Chemical Communication in Archaic New Zealand Frogs — ASN Events

Chemical Communication in Archaic New Zealand Frogs (#193)

Bruce Waldman 1
  1. Seoul National University, Seoul, South Korea

Studies of the social behaviour of anuran amphibians traditionally have centred on the role of bioacoustic signalling in mate choice. However, the abilities of amphibians to use chemical cues for detecting prey and predators, homing and navigation, and territorial defence have been well documented. In recent years researchers have begun to realise that frogs and toads communicate through multimodal channels. The most archaic lineages of frogs, represented by the New Zealand family Leiopelmatidae, communicate by chemical rather than bioacoustic signals. In the wild, Hamilton’s frogs, Leiopelma hamiltoni, live 40 years or more, rarely moving outside small (< 25 m2), well-defined home ranges. At night, individuals travel slowly above ground throughout their home ranges and return to diurnal refuges as morning approaches. Frogs were collected in the field, held in containers for 72 hours, and then tested for their discrimination between substrates that they themselves had marked and those marked by conspecifics. Individuals showed evidence of self-recognition as they spent more time on their own substrates than on those marked by frogs collected from other home ranges. This social discrimination was strongest when subjects were presented chemical cues of conspecifics from home ranges that did not overlap with their own. Using the same protocol, subjects were exposed just to samples of skin secretions, urine, or faeces that were collected from conspecifics or themselves. Skin secretions were most effective in eliciting self-recognition, as subjects readily discriminated between their own odours and those of conspecifics when exposed only to swabs taken from the skin. Subjects also discriminated between substrates marked by self and non-self urine. However, subjects did not consistently discriminate between their own faeces and those of conspecifics. These findings raise the possibility that chemical communication may complement bioacoustical signalling abilities to serve a variety of social functions in anuran amphibians.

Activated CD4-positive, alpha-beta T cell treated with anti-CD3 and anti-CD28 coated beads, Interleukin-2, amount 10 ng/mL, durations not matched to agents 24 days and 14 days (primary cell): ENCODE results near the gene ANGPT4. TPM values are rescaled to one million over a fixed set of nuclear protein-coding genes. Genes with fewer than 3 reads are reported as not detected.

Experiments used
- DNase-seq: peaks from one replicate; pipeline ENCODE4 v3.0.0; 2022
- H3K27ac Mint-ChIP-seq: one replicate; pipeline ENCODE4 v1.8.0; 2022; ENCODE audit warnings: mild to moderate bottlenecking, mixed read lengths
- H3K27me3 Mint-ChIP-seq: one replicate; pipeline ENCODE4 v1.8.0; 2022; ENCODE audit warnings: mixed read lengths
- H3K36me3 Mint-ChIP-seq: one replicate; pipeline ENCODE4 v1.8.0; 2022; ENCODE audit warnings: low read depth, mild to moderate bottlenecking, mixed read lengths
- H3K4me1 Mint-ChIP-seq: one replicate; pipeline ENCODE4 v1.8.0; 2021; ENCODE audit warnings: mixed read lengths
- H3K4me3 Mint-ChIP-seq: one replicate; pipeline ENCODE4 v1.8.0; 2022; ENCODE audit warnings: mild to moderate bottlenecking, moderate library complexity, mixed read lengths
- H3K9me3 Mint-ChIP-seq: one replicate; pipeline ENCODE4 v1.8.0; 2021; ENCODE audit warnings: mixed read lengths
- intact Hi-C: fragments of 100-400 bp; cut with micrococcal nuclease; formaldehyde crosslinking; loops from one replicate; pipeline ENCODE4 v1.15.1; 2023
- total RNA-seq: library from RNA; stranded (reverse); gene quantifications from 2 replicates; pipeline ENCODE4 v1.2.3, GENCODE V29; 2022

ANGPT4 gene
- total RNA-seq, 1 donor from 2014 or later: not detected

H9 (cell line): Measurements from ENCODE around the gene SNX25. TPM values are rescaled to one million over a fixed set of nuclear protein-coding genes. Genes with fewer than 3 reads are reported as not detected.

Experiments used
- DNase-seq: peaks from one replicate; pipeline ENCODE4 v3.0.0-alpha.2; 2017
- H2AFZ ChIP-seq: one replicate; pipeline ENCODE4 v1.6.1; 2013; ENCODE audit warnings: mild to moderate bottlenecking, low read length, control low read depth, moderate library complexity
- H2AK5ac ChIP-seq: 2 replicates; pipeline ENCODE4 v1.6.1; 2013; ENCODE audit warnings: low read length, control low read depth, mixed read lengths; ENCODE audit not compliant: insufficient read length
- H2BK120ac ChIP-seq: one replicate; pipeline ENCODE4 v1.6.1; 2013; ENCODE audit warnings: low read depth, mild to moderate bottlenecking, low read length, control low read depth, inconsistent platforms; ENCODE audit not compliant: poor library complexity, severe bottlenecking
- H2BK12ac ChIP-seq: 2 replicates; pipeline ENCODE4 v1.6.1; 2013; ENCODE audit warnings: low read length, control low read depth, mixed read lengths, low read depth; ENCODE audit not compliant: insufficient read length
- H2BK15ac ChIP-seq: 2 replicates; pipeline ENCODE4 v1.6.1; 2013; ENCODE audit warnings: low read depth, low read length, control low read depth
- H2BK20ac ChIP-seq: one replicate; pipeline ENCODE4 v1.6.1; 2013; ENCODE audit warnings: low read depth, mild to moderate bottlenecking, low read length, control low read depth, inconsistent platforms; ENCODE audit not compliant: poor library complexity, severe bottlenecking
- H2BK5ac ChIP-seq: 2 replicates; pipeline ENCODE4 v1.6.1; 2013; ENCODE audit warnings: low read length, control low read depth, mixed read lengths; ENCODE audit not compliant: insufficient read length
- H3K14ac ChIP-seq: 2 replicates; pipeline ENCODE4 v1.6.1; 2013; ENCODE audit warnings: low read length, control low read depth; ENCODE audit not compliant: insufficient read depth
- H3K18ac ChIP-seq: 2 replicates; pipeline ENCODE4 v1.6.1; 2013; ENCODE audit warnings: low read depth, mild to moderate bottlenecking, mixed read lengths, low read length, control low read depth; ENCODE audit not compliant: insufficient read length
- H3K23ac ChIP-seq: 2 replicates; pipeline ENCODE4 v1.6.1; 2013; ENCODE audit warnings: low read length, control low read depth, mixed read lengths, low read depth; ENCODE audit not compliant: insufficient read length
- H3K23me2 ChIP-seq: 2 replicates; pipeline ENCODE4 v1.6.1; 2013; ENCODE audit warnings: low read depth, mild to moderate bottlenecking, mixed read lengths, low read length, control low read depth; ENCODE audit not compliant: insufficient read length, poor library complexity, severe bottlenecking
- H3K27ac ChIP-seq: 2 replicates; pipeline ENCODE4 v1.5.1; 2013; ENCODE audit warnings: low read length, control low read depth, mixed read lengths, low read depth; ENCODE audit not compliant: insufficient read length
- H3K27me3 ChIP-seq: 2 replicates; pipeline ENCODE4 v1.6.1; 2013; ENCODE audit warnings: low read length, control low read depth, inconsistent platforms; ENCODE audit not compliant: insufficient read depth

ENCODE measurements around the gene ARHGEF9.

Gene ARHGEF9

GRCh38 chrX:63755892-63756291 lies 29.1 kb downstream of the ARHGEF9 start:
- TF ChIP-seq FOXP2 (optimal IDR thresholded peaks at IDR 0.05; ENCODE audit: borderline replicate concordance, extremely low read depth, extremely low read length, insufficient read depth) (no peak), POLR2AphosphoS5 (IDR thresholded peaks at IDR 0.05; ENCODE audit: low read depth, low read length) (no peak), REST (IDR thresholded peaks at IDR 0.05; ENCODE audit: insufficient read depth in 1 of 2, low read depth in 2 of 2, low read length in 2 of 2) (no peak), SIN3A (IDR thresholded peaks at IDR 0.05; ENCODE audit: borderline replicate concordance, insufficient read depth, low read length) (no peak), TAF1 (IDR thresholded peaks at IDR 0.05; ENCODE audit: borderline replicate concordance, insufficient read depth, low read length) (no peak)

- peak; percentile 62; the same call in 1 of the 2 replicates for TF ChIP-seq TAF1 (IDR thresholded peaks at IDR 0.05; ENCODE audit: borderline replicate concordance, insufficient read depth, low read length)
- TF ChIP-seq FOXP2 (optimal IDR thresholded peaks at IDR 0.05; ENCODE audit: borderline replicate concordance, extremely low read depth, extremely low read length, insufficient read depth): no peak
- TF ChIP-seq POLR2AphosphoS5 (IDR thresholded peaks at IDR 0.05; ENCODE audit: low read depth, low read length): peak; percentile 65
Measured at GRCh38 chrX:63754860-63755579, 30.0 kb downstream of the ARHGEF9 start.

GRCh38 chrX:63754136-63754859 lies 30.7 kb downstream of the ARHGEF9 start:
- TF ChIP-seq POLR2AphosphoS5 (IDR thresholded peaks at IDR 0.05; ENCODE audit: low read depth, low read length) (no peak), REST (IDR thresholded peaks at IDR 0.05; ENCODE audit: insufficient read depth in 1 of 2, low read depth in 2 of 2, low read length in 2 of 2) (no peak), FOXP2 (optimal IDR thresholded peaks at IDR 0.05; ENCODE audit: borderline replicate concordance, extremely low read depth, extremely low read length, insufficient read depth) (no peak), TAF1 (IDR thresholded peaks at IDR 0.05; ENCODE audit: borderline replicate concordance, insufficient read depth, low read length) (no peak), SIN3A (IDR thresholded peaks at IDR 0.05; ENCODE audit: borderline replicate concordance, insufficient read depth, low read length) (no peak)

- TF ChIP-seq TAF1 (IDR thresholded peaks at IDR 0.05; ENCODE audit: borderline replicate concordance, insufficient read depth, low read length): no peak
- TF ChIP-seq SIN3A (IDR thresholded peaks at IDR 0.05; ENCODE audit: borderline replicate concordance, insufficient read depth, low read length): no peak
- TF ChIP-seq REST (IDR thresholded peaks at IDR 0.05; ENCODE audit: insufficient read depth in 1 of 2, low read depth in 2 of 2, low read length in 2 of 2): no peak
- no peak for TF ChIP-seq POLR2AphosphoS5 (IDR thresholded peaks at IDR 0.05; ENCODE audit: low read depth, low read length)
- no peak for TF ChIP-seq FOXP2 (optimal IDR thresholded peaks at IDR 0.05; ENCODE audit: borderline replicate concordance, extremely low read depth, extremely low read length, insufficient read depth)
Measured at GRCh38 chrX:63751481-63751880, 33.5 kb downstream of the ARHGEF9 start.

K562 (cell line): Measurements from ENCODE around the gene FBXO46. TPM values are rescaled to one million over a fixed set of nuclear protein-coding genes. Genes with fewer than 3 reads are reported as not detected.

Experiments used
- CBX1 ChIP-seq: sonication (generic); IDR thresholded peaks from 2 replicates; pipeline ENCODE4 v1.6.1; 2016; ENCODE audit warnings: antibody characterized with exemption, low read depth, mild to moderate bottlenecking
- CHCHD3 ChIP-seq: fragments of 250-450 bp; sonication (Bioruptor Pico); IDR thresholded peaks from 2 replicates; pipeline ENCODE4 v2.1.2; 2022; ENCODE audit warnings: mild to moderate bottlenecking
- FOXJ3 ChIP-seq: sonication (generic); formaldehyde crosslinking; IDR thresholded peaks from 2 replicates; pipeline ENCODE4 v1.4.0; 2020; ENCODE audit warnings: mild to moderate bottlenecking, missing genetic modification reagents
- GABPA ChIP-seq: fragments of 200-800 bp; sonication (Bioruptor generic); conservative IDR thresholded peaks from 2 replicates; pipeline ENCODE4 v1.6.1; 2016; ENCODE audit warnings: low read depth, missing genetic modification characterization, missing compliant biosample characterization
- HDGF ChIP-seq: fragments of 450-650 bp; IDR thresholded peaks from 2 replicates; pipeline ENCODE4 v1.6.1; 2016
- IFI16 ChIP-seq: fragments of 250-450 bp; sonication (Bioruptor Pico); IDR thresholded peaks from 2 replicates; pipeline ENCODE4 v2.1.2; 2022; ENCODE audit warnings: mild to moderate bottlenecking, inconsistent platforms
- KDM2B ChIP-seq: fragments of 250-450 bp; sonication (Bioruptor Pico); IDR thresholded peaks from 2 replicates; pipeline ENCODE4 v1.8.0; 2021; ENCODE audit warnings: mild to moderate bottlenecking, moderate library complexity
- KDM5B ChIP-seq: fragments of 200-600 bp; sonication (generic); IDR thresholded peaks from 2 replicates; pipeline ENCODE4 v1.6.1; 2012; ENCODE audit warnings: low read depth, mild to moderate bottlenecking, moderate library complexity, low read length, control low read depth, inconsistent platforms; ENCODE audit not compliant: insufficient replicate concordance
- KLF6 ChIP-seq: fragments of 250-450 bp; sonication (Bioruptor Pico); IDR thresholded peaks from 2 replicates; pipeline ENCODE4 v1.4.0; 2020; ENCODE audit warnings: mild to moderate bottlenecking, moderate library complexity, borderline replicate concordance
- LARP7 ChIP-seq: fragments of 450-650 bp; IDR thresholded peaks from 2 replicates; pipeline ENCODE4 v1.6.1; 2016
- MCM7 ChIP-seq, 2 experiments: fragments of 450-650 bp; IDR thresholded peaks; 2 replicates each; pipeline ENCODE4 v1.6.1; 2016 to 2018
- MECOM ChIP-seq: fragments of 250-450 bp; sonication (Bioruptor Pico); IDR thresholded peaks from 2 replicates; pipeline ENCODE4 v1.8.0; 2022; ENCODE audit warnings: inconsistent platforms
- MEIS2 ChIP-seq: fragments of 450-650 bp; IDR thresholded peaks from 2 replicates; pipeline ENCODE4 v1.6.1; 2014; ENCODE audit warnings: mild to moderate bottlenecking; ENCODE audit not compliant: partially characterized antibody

1. Waldman, B. in press. Chemical communication in archaic New Zealand frogs. In: Schulte BA, Ferkin MH, Goodwin TE (eds) Chemical Signals in Vertebrates 13. Springer, New York.